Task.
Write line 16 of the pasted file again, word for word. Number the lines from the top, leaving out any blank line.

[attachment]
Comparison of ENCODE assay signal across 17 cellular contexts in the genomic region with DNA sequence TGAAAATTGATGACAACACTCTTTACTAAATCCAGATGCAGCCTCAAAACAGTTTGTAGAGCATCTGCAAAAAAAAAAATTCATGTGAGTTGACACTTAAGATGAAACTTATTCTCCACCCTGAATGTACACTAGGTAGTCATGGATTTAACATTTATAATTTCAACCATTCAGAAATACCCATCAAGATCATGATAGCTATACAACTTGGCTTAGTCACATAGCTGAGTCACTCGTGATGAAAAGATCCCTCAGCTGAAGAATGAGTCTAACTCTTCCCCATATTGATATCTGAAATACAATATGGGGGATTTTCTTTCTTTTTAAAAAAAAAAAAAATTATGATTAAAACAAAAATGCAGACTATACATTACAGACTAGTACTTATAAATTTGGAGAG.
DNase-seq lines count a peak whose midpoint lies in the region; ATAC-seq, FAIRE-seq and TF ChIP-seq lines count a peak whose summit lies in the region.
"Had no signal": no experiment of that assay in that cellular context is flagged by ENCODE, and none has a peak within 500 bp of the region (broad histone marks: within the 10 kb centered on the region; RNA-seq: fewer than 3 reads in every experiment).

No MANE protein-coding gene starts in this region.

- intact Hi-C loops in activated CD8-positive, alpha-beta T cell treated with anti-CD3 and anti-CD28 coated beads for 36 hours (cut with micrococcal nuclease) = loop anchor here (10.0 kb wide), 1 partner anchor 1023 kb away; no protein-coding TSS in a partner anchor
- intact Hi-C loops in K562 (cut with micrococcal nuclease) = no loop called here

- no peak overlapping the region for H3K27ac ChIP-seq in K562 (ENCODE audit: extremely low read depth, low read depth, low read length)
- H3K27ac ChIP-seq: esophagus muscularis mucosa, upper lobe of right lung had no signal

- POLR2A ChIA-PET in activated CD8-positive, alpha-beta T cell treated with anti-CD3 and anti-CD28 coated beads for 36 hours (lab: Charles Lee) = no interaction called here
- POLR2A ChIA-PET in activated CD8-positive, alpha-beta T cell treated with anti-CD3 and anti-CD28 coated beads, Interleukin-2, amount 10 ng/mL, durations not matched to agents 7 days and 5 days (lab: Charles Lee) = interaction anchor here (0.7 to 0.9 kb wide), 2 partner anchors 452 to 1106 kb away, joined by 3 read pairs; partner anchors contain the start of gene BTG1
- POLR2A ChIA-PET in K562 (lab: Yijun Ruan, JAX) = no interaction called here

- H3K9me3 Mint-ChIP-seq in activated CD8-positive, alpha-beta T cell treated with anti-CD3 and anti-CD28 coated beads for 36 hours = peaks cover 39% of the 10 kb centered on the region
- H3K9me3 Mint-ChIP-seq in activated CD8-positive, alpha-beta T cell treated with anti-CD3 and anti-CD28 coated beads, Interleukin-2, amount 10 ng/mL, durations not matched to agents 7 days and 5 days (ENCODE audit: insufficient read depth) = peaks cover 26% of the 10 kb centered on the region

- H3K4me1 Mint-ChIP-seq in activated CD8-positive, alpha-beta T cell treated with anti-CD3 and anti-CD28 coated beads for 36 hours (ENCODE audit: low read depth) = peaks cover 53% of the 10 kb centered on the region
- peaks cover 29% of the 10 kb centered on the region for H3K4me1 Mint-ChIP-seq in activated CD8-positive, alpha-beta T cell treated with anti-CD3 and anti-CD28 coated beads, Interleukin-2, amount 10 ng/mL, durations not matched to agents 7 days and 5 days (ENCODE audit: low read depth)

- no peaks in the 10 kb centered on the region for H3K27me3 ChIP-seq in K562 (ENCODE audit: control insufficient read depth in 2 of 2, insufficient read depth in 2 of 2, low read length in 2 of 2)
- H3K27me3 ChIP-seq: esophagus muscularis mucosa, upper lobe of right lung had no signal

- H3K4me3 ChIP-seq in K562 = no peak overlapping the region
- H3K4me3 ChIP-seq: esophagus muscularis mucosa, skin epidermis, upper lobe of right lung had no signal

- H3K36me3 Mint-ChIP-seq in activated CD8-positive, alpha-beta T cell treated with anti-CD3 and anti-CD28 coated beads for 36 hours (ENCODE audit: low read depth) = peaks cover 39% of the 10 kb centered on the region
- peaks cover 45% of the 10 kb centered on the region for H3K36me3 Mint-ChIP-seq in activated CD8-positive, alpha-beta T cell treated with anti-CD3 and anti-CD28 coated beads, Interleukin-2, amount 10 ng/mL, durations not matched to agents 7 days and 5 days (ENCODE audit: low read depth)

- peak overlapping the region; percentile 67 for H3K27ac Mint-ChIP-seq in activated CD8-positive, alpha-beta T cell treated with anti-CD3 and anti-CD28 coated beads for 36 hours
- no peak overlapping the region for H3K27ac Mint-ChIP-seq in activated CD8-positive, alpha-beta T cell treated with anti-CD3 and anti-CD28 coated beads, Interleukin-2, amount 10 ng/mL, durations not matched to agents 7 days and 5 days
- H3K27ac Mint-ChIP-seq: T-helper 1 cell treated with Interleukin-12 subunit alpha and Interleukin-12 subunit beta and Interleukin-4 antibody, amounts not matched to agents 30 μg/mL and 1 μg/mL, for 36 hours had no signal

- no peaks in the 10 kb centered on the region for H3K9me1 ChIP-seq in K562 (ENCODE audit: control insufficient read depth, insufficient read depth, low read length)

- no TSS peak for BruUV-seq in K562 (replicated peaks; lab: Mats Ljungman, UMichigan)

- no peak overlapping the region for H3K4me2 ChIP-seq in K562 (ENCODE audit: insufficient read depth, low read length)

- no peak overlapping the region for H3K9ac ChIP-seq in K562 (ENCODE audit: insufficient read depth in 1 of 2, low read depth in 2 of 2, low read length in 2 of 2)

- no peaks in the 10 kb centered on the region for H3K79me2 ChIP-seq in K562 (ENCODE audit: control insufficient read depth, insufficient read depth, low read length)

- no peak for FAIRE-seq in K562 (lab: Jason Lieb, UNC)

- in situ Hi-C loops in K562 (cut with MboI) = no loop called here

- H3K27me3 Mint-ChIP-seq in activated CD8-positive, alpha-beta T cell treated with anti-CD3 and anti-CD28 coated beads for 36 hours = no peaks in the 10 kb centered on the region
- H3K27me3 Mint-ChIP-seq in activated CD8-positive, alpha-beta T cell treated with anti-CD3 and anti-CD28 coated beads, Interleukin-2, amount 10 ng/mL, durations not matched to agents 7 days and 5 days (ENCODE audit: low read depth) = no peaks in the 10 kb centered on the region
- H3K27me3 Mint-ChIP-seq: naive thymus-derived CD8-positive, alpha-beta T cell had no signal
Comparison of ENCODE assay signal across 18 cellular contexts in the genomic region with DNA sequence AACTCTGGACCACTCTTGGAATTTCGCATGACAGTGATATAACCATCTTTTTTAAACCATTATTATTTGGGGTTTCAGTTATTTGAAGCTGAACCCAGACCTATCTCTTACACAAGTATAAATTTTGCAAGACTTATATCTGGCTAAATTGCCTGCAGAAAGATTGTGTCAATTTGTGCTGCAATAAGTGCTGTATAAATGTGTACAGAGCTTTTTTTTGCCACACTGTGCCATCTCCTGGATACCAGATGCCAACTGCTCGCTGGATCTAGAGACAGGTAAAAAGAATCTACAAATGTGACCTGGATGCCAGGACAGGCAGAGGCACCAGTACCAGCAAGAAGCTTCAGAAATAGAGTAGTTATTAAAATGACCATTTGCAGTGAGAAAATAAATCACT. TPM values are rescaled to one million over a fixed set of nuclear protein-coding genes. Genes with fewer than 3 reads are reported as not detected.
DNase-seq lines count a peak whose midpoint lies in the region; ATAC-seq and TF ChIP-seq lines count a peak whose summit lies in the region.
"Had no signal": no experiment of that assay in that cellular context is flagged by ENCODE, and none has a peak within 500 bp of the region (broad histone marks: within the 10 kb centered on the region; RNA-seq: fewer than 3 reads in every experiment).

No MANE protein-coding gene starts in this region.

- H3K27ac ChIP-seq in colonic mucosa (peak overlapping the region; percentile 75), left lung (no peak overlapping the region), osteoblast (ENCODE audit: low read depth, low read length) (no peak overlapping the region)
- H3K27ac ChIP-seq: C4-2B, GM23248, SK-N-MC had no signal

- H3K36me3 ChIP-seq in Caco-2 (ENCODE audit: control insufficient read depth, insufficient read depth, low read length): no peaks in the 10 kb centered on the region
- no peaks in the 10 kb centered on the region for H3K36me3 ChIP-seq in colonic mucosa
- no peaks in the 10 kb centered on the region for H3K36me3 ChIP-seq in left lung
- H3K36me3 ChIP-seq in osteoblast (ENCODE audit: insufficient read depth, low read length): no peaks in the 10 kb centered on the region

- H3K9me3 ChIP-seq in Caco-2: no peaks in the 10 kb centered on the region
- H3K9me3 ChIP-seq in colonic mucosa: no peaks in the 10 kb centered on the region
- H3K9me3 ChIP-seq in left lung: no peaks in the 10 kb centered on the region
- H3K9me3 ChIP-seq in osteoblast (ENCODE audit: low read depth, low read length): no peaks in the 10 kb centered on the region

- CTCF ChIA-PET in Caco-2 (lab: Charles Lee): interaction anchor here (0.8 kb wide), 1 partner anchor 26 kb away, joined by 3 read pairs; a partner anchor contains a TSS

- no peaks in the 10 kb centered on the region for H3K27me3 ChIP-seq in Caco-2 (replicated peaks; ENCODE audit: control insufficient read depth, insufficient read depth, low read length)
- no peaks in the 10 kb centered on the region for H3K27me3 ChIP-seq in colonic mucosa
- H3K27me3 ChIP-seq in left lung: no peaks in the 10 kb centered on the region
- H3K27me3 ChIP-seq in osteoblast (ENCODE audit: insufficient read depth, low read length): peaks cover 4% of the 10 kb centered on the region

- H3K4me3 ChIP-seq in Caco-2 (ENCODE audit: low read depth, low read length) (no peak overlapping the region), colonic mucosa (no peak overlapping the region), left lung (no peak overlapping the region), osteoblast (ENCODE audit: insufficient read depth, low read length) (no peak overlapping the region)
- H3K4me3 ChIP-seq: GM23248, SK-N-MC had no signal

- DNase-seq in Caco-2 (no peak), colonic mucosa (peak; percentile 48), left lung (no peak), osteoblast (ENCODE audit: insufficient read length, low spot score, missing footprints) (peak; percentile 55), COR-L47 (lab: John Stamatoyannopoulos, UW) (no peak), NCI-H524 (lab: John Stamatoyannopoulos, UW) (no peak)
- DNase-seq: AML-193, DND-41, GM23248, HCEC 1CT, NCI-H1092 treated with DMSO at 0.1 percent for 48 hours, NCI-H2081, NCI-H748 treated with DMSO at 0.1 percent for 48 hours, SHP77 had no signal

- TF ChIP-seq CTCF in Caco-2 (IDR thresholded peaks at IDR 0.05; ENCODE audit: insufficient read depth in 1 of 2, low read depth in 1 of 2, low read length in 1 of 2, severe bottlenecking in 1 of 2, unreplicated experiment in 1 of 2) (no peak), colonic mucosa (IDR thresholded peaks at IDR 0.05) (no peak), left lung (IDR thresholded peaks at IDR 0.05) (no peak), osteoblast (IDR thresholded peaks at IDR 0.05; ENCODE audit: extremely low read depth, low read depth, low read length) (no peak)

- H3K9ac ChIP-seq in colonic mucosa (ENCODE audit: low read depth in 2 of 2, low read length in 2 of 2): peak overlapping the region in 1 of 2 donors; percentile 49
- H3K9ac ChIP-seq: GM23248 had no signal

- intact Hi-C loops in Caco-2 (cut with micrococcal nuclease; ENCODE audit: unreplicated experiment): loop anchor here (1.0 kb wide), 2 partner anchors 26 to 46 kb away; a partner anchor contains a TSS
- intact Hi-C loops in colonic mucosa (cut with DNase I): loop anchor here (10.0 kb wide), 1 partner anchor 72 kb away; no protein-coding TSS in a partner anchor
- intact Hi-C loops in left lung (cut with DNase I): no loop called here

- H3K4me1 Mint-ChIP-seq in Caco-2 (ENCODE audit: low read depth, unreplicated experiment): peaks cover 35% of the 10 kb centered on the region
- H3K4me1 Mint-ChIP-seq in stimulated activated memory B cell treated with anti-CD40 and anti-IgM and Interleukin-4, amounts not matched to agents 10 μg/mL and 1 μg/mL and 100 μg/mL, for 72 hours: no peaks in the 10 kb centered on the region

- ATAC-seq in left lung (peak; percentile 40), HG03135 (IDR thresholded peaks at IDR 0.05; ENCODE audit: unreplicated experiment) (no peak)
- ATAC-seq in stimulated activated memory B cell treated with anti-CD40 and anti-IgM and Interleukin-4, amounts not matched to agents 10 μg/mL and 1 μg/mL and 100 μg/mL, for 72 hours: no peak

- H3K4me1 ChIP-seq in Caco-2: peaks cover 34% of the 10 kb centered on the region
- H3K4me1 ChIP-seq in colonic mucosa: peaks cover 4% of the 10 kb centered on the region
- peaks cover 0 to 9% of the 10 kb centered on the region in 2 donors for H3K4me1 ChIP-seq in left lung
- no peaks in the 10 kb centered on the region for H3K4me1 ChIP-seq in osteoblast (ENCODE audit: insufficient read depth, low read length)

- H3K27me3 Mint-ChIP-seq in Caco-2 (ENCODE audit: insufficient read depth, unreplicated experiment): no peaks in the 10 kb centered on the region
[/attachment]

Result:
- no peaks in the 10 kb centered on the region for H3K27me3 ChIP-seq in K562 (ENCODE audit: control insufficient read depth in 2 of 2, insufficient read depth in 2 of 2, low read length in 2 of 2)